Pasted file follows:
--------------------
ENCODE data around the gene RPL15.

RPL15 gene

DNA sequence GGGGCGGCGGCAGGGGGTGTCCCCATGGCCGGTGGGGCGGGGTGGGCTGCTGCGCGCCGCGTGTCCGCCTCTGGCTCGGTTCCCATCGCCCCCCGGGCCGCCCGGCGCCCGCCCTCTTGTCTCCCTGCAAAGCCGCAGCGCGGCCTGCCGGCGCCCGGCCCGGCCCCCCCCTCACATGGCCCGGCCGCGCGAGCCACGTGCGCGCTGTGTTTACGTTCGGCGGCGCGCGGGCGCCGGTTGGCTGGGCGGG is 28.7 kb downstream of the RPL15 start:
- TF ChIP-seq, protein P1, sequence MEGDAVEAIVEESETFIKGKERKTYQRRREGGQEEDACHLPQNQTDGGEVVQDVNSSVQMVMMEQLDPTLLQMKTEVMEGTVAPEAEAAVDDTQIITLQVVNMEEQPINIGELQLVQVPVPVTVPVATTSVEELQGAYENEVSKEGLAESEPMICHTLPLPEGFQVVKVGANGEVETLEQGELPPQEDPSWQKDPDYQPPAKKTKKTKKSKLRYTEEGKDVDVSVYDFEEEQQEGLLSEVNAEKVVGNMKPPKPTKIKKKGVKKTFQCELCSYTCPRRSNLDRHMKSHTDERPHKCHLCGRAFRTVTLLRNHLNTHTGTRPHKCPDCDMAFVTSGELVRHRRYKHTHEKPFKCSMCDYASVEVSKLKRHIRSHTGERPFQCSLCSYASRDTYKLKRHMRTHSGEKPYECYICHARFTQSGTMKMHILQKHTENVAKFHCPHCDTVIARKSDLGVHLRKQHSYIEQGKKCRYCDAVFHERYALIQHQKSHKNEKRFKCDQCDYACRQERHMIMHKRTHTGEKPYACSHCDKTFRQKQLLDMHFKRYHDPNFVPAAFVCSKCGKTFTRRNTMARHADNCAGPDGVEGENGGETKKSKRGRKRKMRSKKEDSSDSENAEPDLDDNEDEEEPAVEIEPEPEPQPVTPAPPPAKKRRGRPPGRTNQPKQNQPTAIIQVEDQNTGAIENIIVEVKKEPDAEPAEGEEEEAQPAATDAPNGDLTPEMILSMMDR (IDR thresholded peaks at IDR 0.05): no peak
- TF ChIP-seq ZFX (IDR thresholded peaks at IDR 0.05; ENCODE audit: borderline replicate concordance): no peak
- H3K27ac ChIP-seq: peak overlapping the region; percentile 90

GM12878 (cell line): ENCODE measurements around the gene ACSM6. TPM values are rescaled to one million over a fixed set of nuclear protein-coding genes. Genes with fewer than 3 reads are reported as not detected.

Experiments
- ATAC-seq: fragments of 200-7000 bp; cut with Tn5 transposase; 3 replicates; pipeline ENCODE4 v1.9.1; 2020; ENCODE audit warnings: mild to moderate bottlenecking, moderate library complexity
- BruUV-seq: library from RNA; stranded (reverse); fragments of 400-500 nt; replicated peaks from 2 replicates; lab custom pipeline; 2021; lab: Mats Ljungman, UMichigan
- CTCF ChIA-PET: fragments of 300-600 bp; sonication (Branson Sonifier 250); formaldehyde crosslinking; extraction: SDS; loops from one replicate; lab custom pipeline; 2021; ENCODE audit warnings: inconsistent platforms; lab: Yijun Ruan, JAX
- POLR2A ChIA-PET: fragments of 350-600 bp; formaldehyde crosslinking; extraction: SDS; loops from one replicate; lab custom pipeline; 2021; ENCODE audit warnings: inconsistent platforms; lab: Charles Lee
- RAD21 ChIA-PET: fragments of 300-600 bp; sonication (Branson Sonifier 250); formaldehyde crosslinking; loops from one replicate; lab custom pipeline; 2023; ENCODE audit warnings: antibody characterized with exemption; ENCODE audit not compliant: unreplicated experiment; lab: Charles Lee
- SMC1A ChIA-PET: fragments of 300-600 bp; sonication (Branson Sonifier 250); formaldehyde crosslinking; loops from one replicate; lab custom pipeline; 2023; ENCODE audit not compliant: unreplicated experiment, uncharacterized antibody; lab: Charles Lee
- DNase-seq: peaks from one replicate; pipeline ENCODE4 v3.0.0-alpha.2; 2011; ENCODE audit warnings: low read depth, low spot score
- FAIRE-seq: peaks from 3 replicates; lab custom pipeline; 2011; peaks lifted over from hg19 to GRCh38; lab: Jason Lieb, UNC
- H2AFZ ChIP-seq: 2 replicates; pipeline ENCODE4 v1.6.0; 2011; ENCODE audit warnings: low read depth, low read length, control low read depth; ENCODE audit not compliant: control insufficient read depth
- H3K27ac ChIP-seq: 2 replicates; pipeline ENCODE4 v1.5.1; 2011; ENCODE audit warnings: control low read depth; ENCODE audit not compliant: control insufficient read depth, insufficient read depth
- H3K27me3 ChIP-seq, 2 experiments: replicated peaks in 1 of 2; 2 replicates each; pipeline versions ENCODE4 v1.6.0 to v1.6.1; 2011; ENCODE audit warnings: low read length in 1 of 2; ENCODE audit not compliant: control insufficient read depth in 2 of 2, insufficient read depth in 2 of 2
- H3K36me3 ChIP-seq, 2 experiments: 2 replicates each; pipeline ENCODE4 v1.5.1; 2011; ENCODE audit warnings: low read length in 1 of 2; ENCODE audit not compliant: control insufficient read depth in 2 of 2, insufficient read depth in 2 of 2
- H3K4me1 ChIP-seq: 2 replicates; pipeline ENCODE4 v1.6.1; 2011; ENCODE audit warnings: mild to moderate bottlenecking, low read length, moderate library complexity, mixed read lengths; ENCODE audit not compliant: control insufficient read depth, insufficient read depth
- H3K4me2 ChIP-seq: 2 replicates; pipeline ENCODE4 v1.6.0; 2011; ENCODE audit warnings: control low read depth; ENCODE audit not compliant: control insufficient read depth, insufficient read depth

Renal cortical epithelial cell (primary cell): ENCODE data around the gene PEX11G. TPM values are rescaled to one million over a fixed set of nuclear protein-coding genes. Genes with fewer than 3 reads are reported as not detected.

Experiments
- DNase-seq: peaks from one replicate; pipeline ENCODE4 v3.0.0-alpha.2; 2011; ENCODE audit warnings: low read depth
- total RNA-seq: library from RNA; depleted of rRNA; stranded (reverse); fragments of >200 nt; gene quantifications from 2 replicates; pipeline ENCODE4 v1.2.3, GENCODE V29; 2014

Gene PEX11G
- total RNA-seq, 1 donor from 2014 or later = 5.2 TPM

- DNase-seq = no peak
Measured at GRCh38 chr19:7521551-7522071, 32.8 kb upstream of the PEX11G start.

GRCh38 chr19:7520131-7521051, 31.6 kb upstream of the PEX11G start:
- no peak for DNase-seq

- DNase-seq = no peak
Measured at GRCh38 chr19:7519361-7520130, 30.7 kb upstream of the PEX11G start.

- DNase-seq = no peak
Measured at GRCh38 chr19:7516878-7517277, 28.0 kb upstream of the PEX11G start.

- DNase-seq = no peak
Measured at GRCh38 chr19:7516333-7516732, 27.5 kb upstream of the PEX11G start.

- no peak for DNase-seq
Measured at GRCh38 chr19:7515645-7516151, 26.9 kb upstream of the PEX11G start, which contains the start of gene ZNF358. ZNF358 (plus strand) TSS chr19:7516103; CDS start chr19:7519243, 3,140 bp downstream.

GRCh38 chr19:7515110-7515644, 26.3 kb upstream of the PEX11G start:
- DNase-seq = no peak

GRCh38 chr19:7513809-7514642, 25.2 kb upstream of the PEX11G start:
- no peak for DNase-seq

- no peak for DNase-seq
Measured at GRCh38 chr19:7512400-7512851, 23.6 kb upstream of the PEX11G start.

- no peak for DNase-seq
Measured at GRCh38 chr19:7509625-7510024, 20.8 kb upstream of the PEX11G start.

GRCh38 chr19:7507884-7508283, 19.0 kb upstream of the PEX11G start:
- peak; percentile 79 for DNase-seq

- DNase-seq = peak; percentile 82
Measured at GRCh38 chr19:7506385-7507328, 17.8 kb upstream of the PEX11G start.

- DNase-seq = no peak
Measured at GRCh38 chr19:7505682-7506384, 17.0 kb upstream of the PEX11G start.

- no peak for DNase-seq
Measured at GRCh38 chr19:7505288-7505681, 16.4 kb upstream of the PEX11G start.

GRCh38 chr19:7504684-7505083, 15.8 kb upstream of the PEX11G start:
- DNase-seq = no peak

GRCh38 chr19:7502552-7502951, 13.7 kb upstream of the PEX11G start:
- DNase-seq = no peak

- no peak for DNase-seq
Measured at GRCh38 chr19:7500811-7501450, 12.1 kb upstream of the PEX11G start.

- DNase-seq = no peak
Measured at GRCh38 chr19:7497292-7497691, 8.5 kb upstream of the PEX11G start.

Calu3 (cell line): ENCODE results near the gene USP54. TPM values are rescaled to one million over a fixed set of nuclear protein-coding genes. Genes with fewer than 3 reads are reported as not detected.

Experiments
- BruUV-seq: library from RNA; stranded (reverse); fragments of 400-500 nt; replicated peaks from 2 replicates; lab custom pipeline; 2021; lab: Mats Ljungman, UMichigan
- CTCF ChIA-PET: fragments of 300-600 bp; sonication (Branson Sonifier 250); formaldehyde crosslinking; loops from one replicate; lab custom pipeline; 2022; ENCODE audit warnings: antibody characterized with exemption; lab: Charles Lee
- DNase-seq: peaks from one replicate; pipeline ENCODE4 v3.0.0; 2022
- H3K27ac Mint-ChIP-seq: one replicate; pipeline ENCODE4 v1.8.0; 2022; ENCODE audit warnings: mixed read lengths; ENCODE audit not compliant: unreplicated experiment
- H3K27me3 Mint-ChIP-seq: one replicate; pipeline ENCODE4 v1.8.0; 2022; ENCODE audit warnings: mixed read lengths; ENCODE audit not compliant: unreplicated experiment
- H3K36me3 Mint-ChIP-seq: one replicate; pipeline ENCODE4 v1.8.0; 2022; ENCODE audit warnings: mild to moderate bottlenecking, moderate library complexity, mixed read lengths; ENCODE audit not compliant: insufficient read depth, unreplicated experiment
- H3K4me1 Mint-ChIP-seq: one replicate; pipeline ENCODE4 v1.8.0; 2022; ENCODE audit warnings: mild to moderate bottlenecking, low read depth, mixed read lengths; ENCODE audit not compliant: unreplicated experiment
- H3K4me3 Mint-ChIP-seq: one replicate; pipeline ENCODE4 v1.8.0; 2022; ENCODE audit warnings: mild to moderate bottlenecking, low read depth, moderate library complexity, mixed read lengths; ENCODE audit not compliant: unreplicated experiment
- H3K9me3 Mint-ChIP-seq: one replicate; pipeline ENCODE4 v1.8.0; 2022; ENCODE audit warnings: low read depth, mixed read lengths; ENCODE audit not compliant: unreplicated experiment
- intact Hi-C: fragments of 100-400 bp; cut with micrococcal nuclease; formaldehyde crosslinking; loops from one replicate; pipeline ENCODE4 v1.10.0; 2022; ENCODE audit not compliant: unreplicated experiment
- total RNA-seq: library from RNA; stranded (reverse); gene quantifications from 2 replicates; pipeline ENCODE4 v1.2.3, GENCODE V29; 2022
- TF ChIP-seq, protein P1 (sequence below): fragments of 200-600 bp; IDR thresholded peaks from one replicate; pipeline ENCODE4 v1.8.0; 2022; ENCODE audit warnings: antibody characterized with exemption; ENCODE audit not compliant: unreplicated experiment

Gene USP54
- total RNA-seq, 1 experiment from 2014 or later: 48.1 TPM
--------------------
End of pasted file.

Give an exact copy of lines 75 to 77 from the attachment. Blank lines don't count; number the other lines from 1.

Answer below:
- H3K9me3 Mint-ChIP-seq: one replicate; pipeline ENCODE4 v1.8.0; 2022; ENCODE audit warnings: low read depth, mixed read lengths; ENCODE audit not compliant: unreplicated experiment
- intact Hi-C: fragments of 100-400 bp; cut with micrococcal nuclease; formaldehyde crosslinking; loops from one replicate; pipeline ENCODE4 v1.10.0; 2022; ENCODE audit not compliant: unreplicated experiment
- total RNA-seq: library from RNA; stranded (reverse); gene quantifications from 2 replicates; pipeline ENCODE4 v1.2.3, GENCODE V29; 2022